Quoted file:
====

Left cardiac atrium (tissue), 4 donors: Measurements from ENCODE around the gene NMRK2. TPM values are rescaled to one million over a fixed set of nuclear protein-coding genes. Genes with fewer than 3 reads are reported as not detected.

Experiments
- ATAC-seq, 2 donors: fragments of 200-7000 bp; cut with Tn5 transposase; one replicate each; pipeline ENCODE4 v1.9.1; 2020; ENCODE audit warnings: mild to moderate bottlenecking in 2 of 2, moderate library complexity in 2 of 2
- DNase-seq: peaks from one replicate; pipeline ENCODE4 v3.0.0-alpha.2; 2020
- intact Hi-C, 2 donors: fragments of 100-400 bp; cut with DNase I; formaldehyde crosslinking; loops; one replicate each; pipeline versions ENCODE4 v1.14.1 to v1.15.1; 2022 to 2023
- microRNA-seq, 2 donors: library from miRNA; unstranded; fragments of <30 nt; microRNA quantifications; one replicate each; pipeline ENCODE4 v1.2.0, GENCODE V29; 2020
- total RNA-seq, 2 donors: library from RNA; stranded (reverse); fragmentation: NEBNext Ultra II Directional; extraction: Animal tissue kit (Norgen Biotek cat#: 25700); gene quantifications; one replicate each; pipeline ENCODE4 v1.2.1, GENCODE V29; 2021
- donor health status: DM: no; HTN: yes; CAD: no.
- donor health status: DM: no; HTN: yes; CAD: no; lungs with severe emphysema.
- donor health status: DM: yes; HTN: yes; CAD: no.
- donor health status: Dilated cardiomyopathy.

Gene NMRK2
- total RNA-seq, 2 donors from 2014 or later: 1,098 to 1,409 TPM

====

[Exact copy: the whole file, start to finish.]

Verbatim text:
Left cardiac atrium (tissue), 4 donors: Measurements from ENCODE around the gene NMRK2. TPM values are rescaled to one million over a fixed set of nuclear protein-coding genes. Genes with fewer than 3 reads are reported as not detected.

Experiments
- ATAC-seq, 2 donors: fragments of 200-7000 bp; cut with Tn5 transposase; one replicate each; pipeline ENCODE4 v1.9.1; 2020; ENCODE audit warnings: mild to moderate bottlenecking in 2 of 2, moderate library complexity in 2 of 2
- DNase-seq: peaks from one replicate; pipeline ENCODE4 v3.0.0-alpha.2; 2020
- intact Hi-C, 2 donors: fragments of 100-400 bp; cut with DNase I; formaldehyde crosslinking; loops; one replicate each; pipeline versions ENCODE4 v1.14.1 to v1.15.1; 2022 to 2023
- microRNA-seq, 2 donors: library from miRNA; unstranded; fragments of <30 nt; microRNA quantifications; one replicate each; pipeline ENCODE4 v1.2.0, GENCODE V29; 2020
- total RNA-seq, 2 donors: library from RNA; stranded (reverse); fragmentation: NEBNext Ultra II Directional; extraction: Animal tissue kit (Norgen Biotek cat#: 25700); gene quantifications; one replicate each; pipeline ENCODE4 v1.2.1, GENCODE V29; 2021
- donor health status: DM: no; HTN: yes; CAD: no.
- donor health status: DM: no; HTN: yes; CAD: no; lungs with severe emphysema.
- donor health status: DM: yes; HTN: yes; CAD: no.
- donor health status: Dilated cardiomyopathy.

Gene NMRK2
- total RNA-seq, 2 donors from 2014 or later: 1,098 to 1,409 TPM